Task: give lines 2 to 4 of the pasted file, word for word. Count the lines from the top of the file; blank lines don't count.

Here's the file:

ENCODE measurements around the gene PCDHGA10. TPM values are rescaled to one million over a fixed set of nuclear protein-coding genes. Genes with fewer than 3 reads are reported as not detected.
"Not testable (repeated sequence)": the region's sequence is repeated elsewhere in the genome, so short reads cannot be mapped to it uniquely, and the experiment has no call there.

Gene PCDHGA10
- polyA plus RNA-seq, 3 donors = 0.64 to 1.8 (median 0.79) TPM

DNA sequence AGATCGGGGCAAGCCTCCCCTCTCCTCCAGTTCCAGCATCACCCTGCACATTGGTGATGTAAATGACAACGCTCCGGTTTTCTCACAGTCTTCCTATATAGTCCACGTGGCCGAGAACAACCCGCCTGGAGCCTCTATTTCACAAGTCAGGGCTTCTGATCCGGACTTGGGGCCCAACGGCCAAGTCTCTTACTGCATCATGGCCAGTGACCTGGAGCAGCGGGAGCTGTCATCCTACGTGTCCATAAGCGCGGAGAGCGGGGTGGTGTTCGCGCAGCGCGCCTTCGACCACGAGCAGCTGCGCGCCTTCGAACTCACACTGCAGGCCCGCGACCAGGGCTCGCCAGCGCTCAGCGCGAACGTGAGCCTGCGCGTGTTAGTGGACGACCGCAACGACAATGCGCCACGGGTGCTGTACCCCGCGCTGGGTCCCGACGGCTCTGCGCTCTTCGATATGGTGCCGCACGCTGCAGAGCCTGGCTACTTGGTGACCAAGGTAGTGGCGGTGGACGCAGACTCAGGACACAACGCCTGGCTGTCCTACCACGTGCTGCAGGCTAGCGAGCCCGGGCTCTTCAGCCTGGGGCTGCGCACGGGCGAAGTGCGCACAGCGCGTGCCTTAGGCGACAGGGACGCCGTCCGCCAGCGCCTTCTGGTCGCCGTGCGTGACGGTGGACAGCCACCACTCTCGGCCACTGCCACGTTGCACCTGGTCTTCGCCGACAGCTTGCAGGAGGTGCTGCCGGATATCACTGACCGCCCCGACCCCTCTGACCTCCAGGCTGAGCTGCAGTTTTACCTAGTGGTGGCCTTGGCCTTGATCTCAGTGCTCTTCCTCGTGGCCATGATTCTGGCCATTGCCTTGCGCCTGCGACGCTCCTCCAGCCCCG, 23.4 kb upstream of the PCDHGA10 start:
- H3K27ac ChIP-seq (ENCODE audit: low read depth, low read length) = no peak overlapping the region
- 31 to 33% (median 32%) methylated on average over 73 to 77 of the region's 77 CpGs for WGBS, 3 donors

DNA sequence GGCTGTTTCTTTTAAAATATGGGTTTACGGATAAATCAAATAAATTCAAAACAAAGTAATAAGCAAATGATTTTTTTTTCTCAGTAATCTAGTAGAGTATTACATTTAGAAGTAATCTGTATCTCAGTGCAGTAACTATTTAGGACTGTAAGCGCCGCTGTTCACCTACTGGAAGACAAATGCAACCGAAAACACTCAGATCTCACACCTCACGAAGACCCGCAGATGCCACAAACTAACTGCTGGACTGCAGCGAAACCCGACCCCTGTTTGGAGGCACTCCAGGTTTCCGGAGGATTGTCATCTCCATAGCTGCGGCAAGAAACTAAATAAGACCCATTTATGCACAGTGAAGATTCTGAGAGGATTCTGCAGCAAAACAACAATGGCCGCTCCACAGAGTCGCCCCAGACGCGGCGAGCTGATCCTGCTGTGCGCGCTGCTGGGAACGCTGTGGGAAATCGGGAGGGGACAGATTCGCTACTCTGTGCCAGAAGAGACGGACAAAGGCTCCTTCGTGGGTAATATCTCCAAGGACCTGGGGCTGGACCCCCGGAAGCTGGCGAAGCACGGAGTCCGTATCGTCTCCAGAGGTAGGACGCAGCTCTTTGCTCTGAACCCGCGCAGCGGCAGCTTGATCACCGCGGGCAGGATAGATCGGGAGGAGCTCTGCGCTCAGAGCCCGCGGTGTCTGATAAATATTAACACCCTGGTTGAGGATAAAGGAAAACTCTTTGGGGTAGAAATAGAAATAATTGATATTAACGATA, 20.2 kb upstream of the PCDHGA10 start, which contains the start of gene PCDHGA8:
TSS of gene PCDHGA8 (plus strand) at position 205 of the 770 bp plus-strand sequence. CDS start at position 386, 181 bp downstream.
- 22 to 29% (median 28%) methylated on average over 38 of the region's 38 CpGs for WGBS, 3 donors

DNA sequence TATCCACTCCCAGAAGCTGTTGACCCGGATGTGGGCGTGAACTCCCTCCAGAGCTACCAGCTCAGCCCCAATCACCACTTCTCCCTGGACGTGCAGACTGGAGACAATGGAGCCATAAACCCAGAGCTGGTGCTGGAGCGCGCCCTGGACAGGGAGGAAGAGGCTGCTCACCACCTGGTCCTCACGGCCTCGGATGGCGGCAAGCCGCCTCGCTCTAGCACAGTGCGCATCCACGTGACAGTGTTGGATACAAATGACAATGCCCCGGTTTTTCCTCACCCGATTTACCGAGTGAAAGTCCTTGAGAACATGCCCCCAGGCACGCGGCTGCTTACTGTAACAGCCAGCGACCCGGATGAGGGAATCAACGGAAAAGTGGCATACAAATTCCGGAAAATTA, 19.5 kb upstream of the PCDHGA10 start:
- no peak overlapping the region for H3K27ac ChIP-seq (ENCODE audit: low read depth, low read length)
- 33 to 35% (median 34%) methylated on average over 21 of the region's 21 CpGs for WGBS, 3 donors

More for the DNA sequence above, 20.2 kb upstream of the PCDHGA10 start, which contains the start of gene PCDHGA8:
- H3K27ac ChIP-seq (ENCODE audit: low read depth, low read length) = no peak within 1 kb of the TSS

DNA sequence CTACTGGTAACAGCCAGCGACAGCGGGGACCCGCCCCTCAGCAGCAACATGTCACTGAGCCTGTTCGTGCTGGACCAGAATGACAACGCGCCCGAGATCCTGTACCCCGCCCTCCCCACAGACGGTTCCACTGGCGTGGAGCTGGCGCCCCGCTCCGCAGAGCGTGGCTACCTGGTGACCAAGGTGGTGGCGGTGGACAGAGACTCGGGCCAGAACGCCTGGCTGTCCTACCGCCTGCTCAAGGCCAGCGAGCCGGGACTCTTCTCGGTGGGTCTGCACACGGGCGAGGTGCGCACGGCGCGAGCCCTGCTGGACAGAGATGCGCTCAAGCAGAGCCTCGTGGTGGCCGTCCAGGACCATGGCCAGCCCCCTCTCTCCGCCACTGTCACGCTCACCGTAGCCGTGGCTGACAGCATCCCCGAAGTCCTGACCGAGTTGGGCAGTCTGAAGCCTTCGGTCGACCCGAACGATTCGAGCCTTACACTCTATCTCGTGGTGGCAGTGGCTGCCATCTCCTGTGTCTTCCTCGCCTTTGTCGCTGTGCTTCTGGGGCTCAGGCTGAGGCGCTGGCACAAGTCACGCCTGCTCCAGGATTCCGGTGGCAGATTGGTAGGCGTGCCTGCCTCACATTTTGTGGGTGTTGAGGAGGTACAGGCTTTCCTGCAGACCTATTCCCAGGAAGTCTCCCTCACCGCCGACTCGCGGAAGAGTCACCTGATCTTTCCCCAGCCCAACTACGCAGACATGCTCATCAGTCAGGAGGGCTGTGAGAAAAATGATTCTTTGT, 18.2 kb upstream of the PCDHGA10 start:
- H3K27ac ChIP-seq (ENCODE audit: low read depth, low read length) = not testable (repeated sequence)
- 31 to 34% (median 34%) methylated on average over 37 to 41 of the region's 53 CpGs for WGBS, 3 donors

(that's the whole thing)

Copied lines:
"Not testable (repeated sequence)": the region's sequence is repeated elsewhere in the genome, so short reads cannot be mapped to it uniquely, and the experiment has no call there.

Gene PCDHGA10
- polyA plus RNA-seq, 3 donors = 0.64 to 1.8 (median 0.79) TPM